Ann asked me to write an article about “my adventures as a published author, getting noticed, getting references and reviews, blogging, and interviews – in 350 words.” Here goes:
My path to publishing Telluride Promise included “a read and a conference” with a New York publisher. The publisher told me, “Nobody wants to read about a good banker.” By his tone, I couldn’t tell which he disapproved of most: ‘good’ or ‘banker’. That day he taught me something: to make sure my synopsis sells the book I want to sell. I believe mine did; he just didn’t want to buy, or read, my book. So, I self-published with CreateSpace.
With my book Every Soul Is Free I sold short stories as a step in marketing the book to publishers. Fifty or so submissions led to five stories accepted by online and print collections. This process led to my finding Western Writers of America (WWA). At the first convention I attended I suffered horrible rejection. A well-known agent informed me that a story set in 1948 was not about the Old West and couldn’t be sold. Two newly minted good friends, prominent members of WWA, propped me up enough that I left Las Vegas with three invitations to submit. One of those, Pen-L Publishing, led to publication.
I am still a novice at marketing my books. If you look around my website you’ll find a TV interview, book reviews, radio interviews, a podcast, book club nights, art club discussions, and blog posts. So far I’ve made two observations:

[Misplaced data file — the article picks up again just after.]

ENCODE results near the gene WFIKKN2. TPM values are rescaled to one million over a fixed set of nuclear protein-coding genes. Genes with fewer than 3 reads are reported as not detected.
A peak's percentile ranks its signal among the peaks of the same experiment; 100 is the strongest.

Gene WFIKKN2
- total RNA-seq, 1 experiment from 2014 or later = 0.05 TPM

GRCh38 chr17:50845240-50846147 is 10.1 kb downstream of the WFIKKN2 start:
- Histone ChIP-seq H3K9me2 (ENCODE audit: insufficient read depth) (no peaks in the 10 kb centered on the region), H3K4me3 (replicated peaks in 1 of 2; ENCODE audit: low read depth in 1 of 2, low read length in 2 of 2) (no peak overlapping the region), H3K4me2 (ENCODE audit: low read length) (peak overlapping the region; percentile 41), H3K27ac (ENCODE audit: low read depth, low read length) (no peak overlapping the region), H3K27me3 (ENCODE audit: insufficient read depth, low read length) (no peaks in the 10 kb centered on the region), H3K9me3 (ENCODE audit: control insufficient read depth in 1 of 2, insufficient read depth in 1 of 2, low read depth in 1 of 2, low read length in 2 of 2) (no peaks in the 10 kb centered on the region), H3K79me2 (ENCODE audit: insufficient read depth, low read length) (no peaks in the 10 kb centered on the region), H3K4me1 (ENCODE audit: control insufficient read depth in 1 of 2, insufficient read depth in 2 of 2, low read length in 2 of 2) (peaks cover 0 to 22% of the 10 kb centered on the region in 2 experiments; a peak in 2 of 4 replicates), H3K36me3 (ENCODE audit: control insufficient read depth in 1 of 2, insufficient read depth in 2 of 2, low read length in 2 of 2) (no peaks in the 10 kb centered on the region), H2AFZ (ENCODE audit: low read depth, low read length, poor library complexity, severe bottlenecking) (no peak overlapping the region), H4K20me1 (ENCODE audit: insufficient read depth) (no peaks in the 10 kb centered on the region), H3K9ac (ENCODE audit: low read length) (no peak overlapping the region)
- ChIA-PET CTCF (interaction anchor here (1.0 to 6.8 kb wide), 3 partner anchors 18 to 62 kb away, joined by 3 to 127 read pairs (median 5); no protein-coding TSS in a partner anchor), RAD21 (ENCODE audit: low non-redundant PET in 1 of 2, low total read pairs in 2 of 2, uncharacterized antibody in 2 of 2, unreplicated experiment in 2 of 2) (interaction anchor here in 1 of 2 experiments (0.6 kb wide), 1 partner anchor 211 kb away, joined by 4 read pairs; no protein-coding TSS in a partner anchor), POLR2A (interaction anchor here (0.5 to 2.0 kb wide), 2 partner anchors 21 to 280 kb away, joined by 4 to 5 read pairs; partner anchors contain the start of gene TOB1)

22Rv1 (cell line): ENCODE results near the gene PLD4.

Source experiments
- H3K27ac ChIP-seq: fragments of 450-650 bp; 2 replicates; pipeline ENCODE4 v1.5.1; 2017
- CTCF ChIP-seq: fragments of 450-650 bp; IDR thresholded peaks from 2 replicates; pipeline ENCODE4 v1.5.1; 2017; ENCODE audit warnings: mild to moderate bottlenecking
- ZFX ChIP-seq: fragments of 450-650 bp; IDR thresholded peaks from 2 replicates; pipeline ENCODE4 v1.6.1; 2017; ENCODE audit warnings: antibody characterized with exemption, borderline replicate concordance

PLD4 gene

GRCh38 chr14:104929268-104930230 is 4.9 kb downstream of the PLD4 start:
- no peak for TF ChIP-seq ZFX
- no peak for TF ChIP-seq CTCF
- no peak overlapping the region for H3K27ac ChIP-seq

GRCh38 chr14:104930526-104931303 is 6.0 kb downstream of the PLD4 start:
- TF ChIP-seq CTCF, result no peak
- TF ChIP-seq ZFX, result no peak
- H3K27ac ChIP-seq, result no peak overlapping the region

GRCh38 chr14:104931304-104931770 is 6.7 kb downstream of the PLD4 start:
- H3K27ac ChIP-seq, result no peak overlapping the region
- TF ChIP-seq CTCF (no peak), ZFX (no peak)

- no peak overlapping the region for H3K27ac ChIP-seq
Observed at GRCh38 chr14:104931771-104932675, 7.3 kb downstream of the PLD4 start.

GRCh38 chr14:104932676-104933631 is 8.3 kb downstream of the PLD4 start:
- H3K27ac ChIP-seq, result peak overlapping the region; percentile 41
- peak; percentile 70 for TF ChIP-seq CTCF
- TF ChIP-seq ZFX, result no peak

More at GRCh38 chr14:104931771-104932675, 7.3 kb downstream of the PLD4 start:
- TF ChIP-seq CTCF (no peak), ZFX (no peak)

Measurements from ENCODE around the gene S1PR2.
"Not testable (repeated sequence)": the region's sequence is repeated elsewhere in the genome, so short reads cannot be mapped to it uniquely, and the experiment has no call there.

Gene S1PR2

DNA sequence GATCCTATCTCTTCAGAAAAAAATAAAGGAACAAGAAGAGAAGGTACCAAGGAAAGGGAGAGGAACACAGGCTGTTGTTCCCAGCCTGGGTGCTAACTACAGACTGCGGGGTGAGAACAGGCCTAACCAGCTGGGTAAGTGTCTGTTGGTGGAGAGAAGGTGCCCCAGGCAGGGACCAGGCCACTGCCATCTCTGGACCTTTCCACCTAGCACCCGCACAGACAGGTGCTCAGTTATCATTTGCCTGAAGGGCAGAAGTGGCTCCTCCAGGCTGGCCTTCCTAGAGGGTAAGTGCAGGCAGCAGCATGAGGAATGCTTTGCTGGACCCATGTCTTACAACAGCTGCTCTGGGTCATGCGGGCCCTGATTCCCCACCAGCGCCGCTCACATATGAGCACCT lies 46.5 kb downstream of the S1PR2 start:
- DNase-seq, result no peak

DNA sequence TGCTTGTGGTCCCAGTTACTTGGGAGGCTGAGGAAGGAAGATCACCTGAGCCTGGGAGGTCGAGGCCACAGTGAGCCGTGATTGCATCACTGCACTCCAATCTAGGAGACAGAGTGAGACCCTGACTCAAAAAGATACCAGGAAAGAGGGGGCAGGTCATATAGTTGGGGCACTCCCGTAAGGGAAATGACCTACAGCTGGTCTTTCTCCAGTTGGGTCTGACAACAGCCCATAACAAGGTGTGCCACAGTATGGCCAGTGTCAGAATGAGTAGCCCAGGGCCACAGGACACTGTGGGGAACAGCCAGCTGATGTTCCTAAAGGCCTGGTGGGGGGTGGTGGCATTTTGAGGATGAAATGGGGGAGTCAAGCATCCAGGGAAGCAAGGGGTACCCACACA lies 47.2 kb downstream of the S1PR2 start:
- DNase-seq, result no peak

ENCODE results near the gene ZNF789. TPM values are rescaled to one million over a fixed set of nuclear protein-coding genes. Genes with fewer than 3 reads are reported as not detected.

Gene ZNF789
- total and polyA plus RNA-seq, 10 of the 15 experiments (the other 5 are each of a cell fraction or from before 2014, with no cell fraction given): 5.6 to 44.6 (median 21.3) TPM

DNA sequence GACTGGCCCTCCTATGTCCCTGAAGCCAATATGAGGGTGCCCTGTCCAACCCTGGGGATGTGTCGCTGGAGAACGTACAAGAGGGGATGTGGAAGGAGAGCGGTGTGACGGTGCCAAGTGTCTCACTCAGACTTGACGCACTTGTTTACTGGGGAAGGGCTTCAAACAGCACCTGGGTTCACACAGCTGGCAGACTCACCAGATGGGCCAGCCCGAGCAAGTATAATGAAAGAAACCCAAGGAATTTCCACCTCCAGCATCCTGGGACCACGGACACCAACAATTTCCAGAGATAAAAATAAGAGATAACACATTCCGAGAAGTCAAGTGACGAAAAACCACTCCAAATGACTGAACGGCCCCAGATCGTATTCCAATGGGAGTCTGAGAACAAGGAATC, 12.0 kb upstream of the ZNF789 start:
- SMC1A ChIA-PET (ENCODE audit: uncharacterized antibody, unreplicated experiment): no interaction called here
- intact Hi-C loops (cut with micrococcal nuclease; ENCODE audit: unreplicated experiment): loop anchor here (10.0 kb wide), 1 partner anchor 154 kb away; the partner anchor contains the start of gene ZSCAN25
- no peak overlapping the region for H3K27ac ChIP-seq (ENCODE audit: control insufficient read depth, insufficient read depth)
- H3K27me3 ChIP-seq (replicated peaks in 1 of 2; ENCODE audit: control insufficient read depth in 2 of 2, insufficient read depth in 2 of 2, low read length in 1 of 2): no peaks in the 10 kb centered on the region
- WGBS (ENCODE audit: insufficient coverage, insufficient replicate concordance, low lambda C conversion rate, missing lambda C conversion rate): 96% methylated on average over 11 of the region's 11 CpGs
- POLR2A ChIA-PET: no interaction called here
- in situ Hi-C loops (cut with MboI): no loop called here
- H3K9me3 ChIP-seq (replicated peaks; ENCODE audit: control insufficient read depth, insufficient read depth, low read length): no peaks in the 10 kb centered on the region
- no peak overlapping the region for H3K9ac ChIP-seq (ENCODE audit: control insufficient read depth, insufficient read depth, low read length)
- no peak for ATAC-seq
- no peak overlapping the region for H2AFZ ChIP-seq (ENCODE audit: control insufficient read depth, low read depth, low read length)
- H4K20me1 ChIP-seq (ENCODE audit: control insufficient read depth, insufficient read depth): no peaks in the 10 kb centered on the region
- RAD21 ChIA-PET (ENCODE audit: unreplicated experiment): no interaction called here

- First, something results from everything I do or try. It’s a production function: effort goes in the front end, book sales come out the back end. I’m still learning how to leverage and maximize my own production function.
- Second (which I trust as a truism): Keep trying. I write every day and my daily two to four hours leave me blissful and joyous. I used to find writing time as torturous as I now find book marketing time. My goal is to work through this until I love the marketing part of publication.
Editor’s Note: Edward has written more about his path to writing and publication on his website.
Of interest, in Ann’s editing of what I submitted, she added the word truism. I commented:
You are terrific and I appreciate your editing.
Just one small comment. I doubt my second observation is a truism.
(From a reference source on logic): A truism is a proposition that states nothing beyond what is implied by any of its terms.
I suspect (and need to do more thinking and reading about this) anything that you trust is not a truism.
Certainly, trusting the notion to keep trying goes far beyond what it implies by any of its terms. Trusting requires going into the unknown. To keep trying, to be sure, also goes into the unknown, but more than that, it is at the very heart of discouragement.
When most discouraged, try the most. That may have been a better statement, and, certainly, it would not be a truism.